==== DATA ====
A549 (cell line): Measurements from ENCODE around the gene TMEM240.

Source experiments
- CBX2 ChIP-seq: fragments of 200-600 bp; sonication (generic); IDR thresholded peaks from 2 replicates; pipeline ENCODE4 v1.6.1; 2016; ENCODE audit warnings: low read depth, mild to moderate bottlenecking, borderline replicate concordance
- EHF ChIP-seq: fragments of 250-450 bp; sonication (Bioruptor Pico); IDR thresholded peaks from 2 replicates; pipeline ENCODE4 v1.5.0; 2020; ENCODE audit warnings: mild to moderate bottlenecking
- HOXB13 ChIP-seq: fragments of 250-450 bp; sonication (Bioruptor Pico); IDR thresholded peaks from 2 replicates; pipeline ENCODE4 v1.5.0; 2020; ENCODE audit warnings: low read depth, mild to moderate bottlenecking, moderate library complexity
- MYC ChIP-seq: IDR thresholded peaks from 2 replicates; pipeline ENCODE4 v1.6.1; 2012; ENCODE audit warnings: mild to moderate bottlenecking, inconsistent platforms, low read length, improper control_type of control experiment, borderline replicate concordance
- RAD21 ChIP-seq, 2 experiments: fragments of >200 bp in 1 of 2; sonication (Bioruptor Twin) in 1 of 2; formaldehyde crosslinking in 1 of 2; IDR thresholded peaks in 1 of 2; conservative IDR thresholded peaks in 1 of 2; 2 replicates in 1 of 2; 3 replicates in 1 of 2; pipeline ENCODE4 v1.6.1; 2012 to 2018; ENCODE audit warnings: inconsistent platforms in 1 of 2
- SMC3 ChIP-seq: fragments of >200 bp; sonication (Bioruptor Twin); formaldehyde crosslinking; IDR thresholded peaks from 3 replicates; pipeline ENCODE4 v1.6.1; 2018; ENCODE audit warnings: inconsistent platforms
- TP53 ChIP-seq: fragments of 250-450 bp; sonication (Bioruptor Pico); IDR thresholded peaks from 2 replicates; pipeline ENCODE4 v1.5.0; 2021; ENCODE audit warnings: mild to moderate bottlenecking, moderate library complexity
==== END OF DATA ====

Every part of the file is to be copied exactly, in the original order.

A549 (cell line): Measurements from ENCODE around the gene TMEM240.

Source experiments
- CBX2 ChIP-seq: fragments of 200-600 bp; sonication (generic); IDR thresholded peaks from 2 replicates; pipeline ENCODE4 v1.6.1; 2016; ENCODE audit warnings: low read depth, mild to moderate bottlenecking, borderline replicate concordance
- EHF ChIP-seq: fragments of 250-450 bp; sonication (Bioruptor Pico); IDR thresholded peaks from 2 replicates; pipeline ENCODE4 v1.5.0; 2020; ENCODE audit warnings: mild to moderate bottlenecking
- HOXB13 ChIP-seq: fragments of 250-450 bp; sonication (Bioruptor Pico); IDR thresholded peaks from 2 replicates; pipeline ENCODE4 v1.5.0; 2020; ENCODE audit warnings: low read depth, mild to moderate bottlenecking, moderate library complexity
- MYC ChIP-seq: IDR thresholded peaks from 2 replicates; pipeline ENCODE4 v1.6.1; 2012; ENCODE audit warnings: mild to moderate bottlenecking, inconsistent platforms, low read length, improper control_type of control experiment, borderline replicate concordance
- RAD21 ChIP-seq, 2 experiments: fragments of >200 bp in 1 of 2; sonication (Bioruptor Twin) in 1 of 2; formaldehyde crosslinking in 1 of 2; IDR thresholded peaks in 1 of 2; conservative IDR thresholded peaks in 1 of 2; 2 replicates in 1 of 2; 3 replicates in 1 of 2; pipeline ENCODE4 v1.6.1; 2012 to 2018; ENCODE audit warnings: inconsistent platforms in 1 of 2
- SMC3 ChIP-seq: fragments of >200 bp; sonication (Bioruptor Twin); formaldehyde crosslinking; IDR thresholded peaks from 3 replicates; pipeline ENCODE4 v1.6.1; 2018; ENCODE audit warnings: inconsistent platforms
- TP53 ChIP-seq: fragments of 250-450 bp; sonication (Bioruptor Pico); IDR thresholded peaks from 2 replicates; pipeline ENCODE4 v1.5.0; 2021; ENCODE audit warnings: mild to moderate bottlenecking, moderate library complexity